The hollow wall of the drum which is divided into compartments and carries the exterior and interior filter plates or surfaces comprises two sheet metal cylinders 26 and 21 spaced apart and closed at their ends by spacing rings 28 and 29 all welded or otherwise secured together, while extending lengthwise between these two sheet metal cylinders are reinforcing or stiffening T bars 30 preferably formed of two angle bars secured together back to back as indicated in Fig. 2
and welded in place. These bars 30 also divide the space between cylinders 26 and 21 into the same number of compartments as there are removable interior filter plates. Assemblage 26 to 30 is supported by fitting over an annular shoulder 3| on head 2 and being bolted thereto through end ring 28 as by bolts 32.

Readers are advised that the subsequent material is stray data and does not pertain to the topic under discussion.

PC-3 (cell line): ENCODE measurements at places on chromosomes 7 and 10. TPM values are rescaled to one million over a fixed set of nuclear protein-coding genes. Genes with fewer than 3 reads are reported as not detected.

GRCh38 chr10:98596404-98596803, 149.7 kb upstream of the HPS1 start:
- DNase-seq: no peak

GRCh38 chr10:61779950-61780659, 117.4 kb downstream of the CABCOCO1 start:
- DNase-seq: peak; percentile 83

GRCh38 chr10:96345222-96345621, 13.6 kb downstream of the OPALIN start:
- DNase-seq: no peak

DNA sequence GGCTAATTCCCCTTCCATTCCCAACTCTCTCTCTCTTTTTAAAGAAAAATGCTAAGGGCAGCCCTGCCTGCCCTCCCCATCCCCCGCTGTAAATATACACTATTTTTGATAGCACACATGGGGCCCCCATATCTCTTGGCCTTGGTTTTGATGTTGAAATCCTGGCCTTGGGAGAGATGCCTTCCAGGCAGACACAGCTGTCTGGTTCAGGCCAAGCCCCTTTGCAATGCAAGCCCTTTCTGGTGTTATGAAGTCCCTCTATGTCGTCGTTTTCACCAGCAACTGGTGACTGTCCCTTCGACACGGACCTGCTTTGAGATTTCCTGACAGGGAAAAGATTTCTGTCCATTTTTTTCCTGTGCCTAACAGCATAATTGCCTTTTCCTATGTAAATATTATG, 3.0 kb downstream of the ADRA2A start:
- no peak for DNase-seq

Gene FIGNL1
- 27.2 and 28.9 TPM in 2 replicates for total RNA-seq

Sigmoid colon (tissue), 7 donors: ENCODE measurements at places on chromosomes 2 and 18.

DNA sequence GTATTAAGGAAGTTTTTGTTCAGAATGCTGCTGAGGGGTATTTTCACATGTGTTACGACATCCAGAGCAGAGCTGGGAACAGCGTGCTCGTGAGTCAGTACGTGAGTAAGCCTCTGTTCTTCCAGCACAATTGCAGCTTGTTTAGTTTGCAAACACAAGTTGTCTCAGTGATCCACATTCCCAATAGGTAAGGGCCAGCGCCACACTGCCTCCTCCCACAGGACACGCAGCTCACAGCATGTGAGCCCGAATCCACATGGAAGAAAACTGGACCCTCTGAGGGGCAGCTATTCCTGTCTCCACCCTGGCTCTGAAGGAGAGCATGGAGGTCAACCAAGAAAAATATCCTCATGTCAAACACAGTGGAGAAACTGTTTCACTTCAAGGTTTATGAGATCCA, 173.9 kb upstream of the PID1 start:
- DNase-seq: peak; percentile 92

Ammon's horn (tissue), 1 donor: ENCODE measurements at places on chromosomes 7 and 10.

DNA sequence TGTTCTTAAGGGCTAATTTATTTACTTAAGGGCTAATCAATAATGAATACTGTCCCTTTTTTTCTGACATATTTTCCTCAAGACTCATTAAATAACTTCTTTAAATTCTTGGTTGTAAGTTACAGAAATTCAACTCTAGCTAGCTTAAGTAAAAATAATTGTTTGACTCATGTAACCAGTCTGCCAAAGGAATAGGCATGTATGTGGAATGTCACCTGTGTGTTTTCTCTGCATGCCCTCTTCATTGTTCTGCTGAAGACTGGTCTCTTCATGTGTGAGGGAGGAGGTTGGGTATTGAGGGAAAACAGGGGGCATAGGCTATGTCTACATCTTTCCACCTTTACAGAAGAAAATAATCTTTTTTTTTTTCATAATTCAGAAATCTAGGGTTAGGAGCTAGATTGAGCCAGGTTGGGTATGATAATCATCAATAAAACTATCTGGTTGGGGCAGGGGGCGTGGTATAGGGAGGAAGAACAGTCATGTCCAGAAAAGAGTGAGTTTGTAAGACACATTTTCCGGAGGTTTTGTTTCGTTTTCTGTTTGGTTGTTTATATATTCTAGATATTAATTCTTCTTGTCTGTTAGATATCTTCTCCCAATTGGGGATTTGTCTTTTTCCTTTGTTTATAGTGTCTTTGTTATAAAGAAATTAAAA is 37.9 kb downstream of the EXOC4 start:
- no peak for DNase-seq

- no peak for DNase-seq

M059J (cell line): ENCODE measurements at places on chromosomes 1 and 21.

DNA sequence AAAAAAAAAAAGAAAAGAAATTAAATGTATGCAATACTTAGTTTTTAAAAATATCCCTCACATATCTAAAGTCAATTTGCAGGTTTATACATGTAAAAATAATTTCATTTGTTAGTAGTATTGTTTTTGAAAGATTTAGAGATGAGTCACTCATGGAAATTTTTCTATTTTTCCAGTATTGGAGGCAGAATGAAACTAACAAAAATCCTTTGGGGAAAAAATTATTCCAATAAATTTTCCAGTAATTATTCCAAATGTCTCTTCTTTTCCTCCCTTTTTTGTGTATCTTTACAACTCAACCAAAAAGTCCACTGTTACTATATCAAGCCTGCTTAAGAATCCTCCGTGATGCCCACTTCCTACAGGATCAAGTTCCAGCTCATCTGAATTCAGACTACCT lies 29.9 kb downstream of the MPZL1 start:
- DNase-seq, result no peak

The exterior filter surface is composite in nature and comprises a perforated screen plate 33 supported by corrugated spacing strips 34, and solid strips 35 welded in place and aligned over dividing channels 30 to divide the outer filtering surface into corresponding sections.
The exterior filter cloth 8 is stretched smoothly over perforated plate 33 and suitably secured in place by a wire winding 36 as understood'in the art.
Sheet 26 of the double walled cylinder is perforated within each section as at 26' and also provided with matching openings 26" for each head channel 11, while sheet 21 is provided with some large holes 21' adjacent the head 2, all as indicated in Fig. 6.